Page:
If not now, then when?

Hi again. I’m finding myself fastened to some type of rut this evening. We can blame this on me making the executive decision to skip training this morning; this resolve weighing heavily on the fact that it is freezing hence harder to wake up earlier in the morning and also the mere reasonable certainty that my lingering ailments of injuries won’t heal properly if I don’t rest enough. But now we have it – lack of physical exhaustion from gym equates to free time which equates to wandering thoughts.

Currently, we are looking at the following facts:

  • I’m fully qualified to practice accounting globally.
  • I worked as a tax specialist for 3 out of 4 years in public practice.
  • Now I’m a temporary financial controller for an investment bank.
  • What does the above mean to me? Other than looking good on paper, absolutely nothing.
  • Let me repeat that – nooothhinggg!

I received lots of personal and career advice during my time in public practice, but only 2 have stuck with me – probably the most important 2 things I learnt there in my time. Ha – I make it sound like I did “time” there as if it was jail, but trust me, sometimes it really did feel like it. The first piece of advice was given by a Tax Partner on my first day via an induction speech to all the new keen-bean fresh faced graduates. He told us that everyone, from graduates to partners have things that they are bad at and things they are good at. We’re human. To succeed, however, dedicate a little bit of time working on the things you’re bad at so that you can get by, but spend most of your energy getting better at the things you’re already good at so you can excel right out of the ballpark. There’s no point spending copious amounts of time trying to improve on the things you’re bad at, because there will already be people better than you by the time you play catch up. The second piece of advice was given to me by my Partner on one of my last days in the office. I respect him a lot. He was trying to convince me to take a one-year career break rather than resign, and in our conversations about future employment he told me that if ever I did not like what I was doing, or it didn’t feel right, then quit. Don’t waste time hanging around trying to like something thinking you’ll get better at it. (I almost feel like he was alluding to men and relationships, but let’s just stick with the professional point of view for now.)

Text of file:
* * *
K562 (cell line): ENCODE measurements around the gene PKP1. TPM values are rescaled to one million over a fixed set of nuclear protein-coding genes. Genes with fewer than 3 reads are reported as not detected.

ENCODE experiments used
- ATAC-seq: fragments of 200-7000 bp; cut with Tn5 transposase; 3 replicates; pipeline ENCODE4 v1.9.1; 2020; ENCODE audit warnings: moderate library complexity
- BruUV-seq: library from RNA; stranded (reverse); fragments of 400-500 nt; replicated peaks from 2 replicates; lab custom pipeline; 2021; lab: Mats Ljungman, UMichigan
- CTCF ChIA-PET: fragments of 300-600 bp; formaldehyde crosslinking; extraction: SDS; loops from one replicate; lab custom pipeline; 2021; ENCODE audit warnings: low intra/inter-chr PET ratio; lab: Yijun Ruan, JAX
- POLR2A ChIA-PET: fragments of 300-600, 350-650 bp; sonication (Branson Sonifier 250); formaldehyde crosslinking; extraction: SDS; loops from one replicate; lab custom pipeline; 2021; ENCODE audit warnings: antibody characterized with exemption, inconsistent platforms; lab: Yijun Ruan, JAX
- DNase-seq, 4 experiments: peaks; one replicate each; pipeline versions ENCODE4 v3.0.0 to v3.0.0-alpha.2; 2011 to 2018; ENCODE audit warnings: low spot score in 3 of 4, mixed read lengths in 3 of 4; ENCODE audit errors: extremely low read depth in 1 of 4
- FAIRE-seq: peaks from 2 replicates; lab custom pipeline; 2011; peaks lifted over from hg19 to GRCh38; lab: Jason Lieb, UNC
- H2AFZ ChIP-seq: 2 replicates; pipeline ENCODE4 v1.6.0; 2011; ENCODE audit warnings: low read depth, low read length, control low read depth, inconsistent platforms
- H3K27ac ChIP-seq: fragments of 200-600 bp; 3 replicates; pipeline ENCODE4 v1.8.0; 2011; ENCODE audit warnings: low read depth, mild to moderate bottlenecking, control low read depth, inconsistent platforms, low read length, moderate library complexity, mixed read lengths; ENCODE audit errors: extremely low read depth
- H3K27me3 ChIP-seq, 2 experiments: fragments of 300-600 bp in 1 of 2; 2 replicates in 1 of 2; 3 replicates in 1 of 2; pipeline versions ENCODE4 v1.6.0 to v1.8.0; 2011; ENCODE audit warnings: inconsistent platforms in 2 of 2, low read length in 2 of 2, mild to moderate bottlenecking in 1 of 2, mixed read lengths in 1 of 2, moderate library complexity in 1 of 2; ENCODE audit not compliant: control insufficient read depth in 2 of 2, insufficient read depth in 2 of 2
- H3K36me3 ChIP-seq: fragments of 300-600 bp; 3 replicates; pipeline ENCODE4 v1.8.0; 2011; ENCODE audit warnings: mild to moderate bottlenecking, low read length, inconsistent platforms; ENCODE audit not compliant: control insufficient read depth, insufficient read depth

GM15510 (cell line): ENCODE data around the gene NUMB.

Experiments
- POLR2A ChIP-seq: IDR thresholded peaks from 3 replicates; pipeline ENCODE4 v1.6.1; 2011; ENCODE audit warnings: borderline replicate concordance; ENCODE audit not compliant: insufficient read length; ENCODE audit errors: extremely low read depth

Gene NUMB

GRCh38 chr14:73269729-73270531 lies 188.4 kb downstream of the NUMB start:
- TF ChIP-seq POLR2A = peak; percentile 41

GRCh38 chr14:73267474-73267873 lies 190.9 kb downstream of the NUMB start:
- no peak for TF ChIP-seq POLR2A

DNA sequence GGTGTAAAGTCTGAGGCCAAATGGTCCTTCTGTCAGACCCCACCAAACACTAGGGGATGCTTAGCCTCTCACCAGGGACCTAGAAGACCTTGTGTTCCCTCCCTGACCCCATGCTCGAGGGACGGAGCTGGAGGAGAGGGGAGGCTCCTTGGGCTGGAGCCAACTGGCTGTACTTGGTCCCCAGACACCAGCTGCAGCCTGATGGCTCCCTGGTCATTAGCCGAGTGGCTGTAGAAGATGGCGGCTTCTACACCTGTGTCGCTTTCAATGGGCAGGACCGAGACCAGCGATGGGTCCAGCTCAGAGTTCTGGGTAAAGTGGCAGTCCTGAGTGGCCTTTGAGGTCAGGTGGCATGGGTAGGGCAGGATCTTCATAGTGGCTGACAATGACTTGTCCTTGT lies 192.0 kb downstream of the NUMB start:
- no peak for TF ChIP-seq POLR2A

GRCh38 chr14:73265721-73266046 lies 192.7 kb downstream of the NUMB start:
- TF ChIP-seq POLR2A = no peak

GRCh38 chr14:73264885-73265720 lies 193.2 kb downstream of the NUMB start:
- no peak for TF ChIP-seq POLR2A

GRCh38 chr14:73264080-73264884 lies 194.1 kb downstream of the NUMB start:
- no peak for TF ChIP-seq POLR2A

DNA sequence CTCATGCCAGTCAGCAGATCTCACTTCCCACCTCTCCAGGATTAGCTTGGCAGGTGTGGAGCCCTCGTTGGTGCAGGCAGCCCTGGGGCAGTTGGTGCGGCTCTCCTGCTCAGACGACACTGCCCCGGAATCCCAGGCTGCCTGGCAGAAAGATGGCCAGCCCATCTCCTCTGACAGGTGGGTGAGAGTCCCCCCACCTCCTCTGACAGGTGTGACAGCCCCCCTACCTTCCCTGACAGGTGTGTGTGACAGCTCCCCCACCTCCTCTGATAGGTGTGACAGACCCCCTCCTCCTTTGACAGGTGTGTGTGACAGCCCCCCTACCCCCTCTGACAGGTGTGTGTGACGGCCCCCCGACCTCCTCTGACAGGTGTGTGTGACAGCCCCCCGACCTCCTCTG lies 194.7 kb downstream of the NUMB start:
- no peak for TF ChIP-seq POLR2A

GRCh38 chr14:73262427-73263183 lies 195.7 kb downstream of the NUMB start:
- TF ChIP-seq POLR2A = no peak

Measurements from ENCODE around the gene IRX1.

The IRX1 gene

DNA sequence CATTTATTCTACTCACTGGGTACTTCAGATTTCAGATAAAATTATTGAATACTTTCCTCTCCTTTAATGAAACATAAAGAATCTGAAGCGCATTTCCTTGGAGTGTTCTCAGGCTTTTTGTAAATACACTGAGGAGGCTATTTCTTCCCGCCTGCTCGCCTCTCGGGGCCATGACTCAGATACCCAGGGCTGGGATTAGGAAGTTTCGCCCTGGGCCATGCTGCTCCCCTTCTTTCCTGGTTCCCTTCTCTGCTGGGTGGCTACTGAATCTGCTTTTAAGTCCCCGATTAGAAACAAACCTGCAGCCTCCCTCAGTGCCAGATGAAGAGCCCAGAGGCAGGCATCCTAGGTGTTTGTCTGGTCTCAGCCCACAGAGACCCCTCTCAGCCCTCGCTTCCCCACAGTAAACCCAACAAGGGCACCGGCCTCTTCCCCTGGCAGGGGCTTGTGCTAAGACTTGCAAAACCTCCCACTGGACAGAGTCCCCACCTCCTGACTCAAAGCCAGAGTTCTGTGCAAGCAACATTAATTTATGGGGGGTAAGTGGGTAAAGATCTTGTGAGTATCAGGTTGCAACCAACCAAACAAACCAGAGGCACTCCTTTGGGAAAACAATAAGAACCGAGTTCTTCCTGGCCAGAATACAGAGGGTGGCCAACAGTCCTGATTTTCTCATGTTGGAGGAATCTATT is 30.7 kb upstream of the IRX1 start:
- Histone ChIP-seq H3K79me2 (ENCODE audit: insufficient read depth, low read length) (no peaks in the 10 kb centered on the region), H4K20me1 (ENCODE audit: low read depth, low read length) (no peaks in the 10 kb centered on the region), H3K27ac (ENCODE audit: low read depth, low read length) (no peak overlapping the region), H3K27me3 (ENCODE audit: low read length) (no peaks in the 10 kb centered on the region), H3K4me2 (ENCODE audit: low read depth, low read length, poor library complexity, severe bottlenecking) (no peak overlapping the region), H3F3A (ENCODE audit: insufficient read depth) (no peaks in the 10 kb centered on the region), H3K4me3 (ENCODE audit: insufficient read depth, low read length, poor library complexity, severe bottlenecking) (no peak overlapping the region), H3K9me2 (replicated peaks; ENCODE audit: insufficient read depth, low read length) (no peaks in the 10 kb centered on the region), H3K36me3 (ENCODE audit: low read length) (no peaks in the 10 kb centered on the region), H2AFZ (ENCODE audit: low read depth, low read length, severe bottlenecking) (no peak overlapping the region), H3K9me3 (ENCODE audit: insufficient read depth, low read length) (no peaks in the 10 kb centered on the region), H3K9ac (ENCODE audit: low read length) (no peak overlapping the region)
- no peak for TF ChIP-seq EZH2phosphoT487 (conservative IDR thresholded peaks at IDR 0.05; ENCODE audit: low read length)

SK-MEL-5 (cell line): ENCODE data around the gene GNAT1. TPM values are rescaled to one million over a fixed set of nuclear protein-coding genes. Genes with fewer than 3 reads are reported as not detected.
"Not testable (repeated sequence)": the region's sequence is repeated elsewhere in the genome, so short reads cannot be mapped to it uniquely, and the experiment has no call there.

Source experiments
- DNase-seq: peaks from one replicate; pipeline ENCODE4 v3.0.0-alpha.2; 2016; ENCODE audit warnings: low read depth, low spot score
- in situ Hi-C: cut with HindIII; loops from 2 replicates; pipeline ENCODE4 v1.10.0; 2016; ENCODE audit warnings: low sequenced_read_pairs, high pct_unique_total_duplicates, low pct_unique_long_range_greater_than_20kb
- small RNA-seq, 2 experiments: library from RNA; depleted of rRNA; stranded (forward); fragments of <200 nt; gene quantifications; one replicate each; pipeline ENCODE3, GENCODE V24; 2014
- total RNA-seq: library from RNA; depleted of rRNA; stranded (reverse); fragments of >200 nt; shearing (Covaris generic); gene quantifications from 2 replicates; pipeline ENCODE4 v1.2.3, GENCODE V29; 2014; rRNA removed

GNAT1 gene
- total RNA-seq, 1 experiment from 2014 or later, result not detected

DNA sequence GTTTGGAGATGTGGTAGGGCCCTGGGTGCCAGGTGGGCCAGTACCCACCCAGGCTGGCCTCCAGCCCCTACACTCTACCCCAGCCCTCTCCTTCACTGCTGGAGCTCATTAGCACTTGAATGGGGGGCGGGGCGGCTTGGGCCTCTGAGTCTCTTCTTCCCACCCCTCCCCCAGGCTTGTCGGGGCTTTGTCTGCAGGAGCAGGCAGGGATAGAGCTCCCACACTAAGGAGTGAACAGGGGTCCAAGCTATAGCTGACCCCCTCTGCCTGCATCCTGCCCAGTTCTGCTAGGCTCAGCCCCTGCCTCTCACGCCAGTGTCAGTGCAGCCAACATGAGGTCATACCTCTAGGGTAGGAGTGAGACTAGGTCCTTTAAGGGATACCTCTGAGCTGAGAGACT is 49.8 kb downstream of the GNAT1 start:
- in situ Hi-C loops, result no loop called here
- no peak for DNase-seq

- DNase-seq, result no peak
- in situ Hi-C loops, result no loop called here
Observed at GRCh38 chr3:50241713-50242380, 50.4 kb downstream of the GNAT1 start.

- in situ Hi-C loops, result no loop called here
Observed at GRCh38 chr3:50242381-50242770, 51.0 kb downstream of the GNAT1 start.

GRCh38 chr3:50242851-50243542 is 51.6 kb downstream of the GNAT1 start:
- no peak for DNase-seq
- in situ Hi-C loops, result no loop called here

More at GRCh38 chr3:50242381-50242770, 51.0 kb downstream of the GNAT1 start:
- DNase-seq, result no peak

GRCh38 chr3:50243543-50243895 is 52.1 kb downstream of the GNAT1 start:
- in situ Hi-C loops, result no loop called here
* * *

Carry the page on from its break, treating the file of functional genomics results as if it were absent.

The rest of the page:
Both pieces of advice have a similar tone, and it’s funny how they came at the beginning and end of my career at that place.

Both pieces of advice conflict with my personality – I’m not a quitter, if tested, I will work at something until I understand it.

However, what I’ve come to realise on this cold, cold Autumn evening (it feels like Winter)… actually no, I take the world ‘realise’ back. This isn’t a new thought by any means, it’s more like a consolidated action plan. Spending 45-60 hours a week doing something I’m only mediocre at, is a lot of time wasted. My accounting expiry date is coming up real soon. Sitting in front of a computer screen deciphering which way debits and credits are meant to go burns a scorching hole through both my heart and creative membranes.

Perhaps I need to spend a little less time training and a little more time sorting my life out. It’s not a mess, nothing is wrong with it per se. I’m so grateful to have the people that I do around me, and to have the opportunity to be in London – which I know, couldn’t have been done with accounting behind me. It’s all about the journey and I just think it’s time for the next adventure. I don’t want to just be content, to plod along in the rat race trying to elicit the same sort of passion my peers have. It’s not for me. I want fire.  So here’s me, at the beginning of figuring out how to change this for a better me, and hopefully those I impact from my future decisions.

Alternatively, I should never skip training again. Teehee.

No, seriously.

Screw your excuses Jen, they’re not good enough for me anymore.

Do what you love, and you’ll never have to work a day in your life.


6 months

It only occurred to me whilst looking at the calendar for potential travel dates with AY for the rest of the year that it has been 6 months (+ 6 days) since our move to London. Though the first month was travelling so there’s still technically another month to go until we can say we’ve lived here for 6 months, I’d say it’s a momentous occasion regardless!